Major champ: How amateurs can avoid this 1 common mistake

1-time major winner Justin Leonard shares his advice for amateurs to avoid the temptation of trying to over-swing on every shot

Major winner Justin Leonard shares his advice for amateurs to avoid the temptation of trying to over-swing on every shot.

Getty Images

Welcome to Shaving Strokes, a series in which we’re sharing improvements, learnings and takeaways from amateur golfers just like you — including some of the speed bumps and challenges they faced along the way.

It’s in every amateur golfer’s blood to whip out the driver and swing as hard as they can on nearly every shot, thinking they’ve got the ability to bomb the thing for an extra 20 yards or so.

Sadly, we know what happens when we do this.

The ball typically hits off either the toe or heel and shanks or slices, the club comes in too steep and digs into the ground for a chunk, or our swing sequence is so out of whack that we just top the hell out of the ball and watch it get grounded, saying aloud, “just keep rolling.”

I’ll bet a cool $100 that everyone reading this knows this exact feeling. In fact, there’s a good chance it happened to you in your most recent round! (Editor’s Note: I accept Venmo).

Justin Leonard shares wisdom to improve your play

It takes skill to hold back from the temptation of trying to swing out of your shoes on every shot and to simply just play within your abilities. Sure, it’s more fun to try and “ooh” and “aah” your buddies with an impressive bomb, but it doesn’t happen nearly as frequently as any of us hope.

One player who is notorious for simply playing within himself and executing good golf shots is major champion Justin Leonard.

Leonard, who captured the 1997 Open Championship, was never known for crushing it with his driver. Instead, he consistently hit fairway after fairway, casually playing a smart shot, controlling what he could and avoiding unforced errors.

This is something that still helps him today and says it’s a skill that every amateur needs to learn if they’re serious about lowering their scores.

“I think a big thing for amateurs is kind of knowing strengths and weaknesses,” he tells me. “Knowing your own limitations and understanding like, OK, look, if you’re on a par-5, it’s a hole you know you’re not going to reach in two, so why not take a club that you’re just going to put it in play with? You’re going to play it in three shots anyways.”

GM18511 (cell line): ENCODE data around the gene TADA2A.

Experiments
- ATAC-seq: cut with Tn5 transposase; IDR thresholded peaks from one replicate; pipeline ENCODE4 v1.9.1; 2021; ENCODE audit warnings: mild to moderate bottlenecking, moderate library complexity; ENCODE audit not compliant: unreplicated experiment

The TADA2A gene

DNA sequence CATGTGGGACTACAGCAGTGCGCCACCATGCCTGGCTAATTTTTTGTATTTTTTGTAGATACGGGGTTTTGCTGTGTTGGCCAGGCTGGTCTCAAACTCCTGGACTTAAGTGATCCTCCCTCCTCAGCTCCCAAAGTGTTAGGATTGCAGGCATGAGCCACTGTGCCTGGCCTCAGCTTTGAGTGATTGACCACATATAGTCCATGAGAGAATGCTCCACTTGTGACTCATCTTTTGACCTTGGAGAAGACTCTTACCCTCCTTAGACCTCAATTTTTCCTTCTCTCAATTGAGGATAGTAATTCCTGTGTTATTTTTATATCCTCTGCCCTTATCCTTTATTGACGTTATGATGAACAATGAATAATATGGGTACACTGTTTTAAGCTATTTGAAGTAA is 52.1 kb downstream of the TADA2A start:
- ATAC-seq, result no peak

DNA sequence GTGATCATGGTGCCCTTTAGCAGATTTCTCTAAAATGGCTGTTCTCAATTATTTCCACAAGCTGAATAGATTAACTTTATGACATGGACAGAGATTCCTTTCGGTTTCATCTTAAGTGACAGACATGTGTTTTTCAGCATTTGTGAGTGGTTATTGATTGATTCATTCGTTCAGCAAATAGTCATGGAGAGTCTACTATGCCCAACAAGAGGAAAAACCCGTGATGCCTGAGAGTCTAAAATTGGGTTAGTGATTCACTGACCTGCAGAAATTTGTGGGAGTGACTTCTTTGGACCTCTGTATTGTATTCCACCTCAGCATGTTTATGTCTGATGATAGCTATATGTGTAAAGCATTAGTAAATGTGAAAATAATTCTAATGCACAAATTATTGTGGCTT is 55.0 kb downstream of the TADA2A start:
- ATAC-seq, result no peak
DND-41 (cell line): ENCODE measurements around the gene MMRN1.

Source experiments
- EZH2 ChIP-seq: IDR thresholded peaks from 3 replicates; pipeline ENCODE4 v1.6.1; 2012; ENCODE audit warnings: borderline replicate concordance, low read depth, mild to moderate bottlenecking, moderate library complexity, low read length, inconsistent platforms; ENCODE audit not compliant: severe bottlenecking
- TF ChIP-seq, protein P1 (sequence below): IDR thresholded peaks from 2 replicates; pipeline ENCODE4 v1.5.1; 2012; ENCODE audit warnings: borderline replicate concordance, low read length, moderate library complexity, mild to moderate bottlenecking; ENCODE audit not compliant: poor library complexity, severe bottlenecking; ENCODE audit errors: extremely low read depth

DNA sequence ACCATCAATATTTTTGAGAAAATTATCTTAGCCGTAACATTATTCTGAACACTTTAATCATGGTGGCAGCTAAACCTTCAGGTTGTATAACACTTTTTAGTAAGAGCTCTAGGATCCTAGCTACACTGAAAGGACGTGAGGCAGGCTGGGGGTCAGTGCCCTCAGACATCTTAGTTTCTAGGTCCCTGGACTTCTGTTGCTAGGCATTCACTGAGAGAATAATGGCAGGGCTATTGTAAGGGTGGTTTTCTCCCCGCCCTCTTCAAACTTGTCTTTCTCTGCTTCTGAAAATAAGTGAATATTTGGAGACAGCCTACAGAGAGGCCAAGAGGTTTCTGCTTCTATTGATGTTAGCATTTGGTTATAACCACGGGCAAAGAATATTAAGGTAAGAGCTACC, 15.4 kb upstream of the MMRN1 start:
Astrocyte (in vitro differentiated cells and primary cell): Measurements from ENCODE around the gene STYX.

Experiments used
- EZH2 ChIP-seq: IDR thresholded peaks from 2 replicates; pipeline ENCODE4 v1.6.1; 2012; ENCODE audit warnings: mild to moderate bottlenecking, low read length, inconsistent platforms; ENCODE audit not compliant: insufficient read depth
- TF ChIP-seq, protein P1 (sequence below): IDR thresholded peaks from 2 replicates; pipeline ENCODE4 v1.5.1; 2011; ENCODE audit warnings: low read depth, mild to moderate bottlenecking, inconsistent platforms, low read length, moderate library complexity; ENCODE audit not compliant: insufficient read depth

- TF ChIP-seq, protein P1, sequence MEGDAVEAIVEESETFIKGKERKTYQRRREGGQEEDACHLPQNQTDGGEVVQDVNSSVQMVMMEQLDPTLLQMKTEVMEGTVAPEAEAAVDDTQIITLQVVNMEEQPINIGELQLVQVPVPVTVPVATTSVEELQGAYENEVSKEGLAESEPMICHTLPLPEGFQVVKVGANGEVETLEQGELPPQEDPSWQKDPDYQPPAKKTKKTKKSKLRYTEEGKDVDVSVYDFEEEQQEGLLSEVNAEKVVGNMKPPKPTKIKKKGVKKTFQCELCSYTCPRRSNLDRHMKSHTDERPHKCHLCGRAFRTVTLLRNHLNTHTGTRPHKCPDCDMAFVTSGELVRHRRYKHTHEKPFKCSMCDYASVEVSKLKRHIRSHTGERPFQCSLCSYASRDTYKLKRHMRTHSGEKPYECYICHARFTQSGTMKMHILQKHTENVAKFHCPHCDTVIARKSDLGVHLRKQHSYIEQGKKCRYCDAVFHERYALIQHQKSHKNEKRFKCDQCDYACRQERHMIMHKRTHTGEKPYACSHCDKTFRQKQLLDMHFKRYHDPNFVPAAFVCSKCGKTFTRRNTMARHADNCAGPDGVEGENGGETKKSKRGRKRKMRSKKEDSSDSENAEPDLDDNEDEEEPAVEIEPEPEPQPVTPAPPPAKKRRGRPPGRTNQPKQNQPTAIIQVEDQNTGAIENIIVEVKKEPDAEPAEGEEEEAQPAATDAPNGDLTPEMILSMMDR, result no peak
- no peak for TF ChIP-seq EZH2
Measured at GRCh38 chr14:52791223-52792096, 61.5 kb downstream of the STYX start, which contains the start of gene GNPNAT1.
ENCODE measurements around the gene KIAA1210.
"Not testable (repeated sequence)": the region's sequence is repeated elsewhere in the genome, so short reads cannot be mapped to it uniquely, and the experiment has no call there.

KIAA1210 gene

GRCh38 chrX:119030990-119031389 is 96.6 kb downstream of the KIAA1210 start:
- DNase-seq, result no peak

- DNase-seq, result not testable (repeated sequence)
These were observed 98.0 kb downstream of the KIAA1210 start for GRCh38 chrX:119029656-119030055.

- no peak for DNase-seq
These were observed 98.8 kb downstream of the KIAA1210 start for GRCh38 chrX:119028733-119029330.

While talking with Leonard about this, he pinpointed a real-life example that he experienced during last year’s U.S. Senior Open, providing insight into his approach on a tricky par-5 hole.

Justin Leonard is getting ready to get back into golf.
What’s Justin Leonard up to? The ’99 Country Club hero is diving back into golf
By: Dylan Dethier

“There was a par-5 with water down the right, rough on the left,” he explains. “I thought, why not take a 5-wood and just play it as a three-shot hole, rather than go ahead and hit driver to stretch for extra yardage? If I had hit it in the rough, I’d have been in trouble, and would’ve had a harder layup and a longer third shot.”

Leonard also reminds amateurs that they don’t always need to immediately grab the big dog on every par-4 or par-5 — which are often scoring holes. If you struggle with a hook or a slice with your driver, simply change your approach, play safer shots, and, in many cases, you could reach the green in less shots by doing so.

“For amateurs, understanding that you don’t have to hit driver off the tee is so important,” he says. “A lot of times it’s probably not the play, and just understanding your own strengths and weaknesses and playing more towards your strengths is the quickest way to lower scores.

“If you struggle from fairway bunkers, then find a way to take them out of play. If it’s greenside bunkers that give your problems, aim towards the other side. Just avoid short-siding yourself and find alternative ways to play around some of your known weaknesses.”

So if you can improve your course management and dial in your decision-making, Leonard says you’ll have a better chance at controlling that little voice in your head that’s tempting you to always go for distance over accuracy.

“You don’t have to go practice things that you’re uncomfortable with, so once you’re out there trying to shoot the best score possible, just understand your strengths and weaknesses, then navigate your strategy and your game around them,” he says.

GolfForever Swing Trainer

THE MOST EFFECTIVE GOLF TRAINING TOOL EVER CREATED  Driven by personalized video routines in the GolfForever app, this first-of-its-kind golf training system embodies both an at-home workout tool and pre-round warmup club to build strength, mobility, speed, and consistency in your swing. What’s Included 44.5-inch premium resistance training bar Light & Medium resistance band with nylon safety sleeve 2 15-inch resistance band handles D3 swing weight ball attachment Overloaded quick-interchange ball attachment 2 polymer carabiners Door connector Carry Bag 30-Day Free Trial to the GolfForever App
View Product

Nick Dimengo Editor